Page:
Dysfunctional Families

In a dysfunctional family, there isn’t such a model, nor is any adult even striving for it. The parents may step into the child's role and stay there, intentionally or not. They might use the child for their own needs. A child is not in charge; he cannot make decisions or block dynamics in a family. In any case, the adults are always accountable, never the child.

Parents and caregivers can wound or negatively influence us in many inadvertent ways. No parent or parenting figure can get a child perfectly through all the necessary developmental stages before age 18. Life happens. I agree that therapy is not about going back and getting stuck. But most clients when they come in are already stuck by continually recycling the unresolved issues.

Abuse

Difficult though it may be, clients can quickly single out past events of mistreatment. I recently had a client sobbing and saying, “To survive love, I had to get away from those I wanted love from the most.” His family was so mean and abusive, he knew he had to remove himself as far away as possible.

Neglect

Not believing that they were products of neglect, clients find this problem much harder to identify and stay longer in therapy to learn how to cope with it. They tend to imagine neglect in the worst light, such as children left alone for long periods in unsafe environments. But other types of neglect are sometimes so subtle and covert that they’re easy to dismiss. In an alcoholic, violent, or abusive family, one at least can say what did happen. Yet things that are not said or not done in a family still have the same effects.

Clients have said, “My parents always cared for me.” But it then comes out that they provided custodial care, nothing more. Lack of attention can be even worse than actual abuse.

Name, Rank, and Serial Number

Not only do you keep the family secrets but often so do your parents. Your parents may purposely or unconsciously deny what upsetting things they did to their children years before. They feel they did the best they could and, usually, they did. Often parents will say, “I didn’t know any better,” or “It wasn’t called physical abuse then, it was called discipline.” True, applying today’s insights and values may not seem fair. But remember it’s important that your parents own what they did and didn’t do.

When you’re talking about your childhood, the worst the parent can do is say, “It wasn’t intentional.” “I don’t remember.” “It didn’t happen that way.” Or “You’re making a bigger deal out of it than it was.” Perhaps they do feel this way, but more needs to be said. You deserve more than “I don’t know” or “I did the best I could,” which is what I call nothing more than a simple name, rank, and serial number.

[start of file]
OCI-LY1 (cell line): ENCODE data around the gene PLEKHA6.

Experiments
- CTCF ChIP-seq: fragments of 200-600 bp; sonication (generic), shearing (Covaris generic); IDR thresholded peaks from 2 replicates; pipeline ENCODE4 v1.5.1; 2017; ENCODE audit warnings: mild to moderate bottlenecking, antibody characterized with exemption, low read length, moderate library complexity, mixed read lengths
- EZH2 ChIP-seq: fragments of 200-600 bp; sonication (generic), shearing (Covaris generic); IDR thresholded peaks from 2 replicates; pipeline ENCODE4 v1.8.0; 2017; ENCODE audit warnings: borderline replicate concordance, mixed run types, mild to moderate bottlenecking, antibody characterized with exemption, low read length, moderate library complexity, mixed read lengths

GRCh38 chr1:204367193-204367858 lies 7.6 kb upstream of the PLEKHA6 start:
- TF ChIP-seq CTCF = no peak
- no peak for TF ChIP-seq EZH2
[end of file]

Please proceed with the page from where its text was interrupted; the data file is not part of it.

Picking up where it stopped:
Your parent needs to add non-defensively: “I’m sorry that hurt you.” Or “I didn’t mean it that way, but I can see it affected you badly.” Or “I recall it differently, but your memory is just as valid.” Or “I was so young and I wish I’d known more.” No matter how the conversation goes—or when you reflect on childhood in therapy or support groups—after your parents say they’re sorry or you forgive them, remember that you’re still the one who has to do the work—not them.

What If They Didn’t Mean It?

I have worked with clients who remain angry at parents who have died and feel guilty for being so angry. “They couldn’t help dying. Now they’re dead. How can I be mad at them for that?” But being mad is normal and human. You counted on them to be around for you. Now they've gone and left, and you still need them. Feelings aren’t about logic. When they present themselves in therapy, our job is to validate them, understand them, and experience them—even if they’re angry at a parent for dying.

Caring doesn’t rest in the decision as much as it does in the thinking about the child. Being closely tracked and having attention paid helps to build the child’s self-esteem, which later provides the foundation for healthy adult relationships. Not having had these advantages can lead to problems that the child as an adult will have to learn to resolve on his own.

As I’ve said, even if our parents have long since passed away, our internal parents may still be driving the bus (or station wagon), and there are ways therapy provides for getting at these issues from our childhood and resolving them more satisfactorily than denial or defensiveness. 

Tackling them in the safety of a therapist’s office can do much to ease the anxiety, pain, or depression that one may feel as the holidays loom.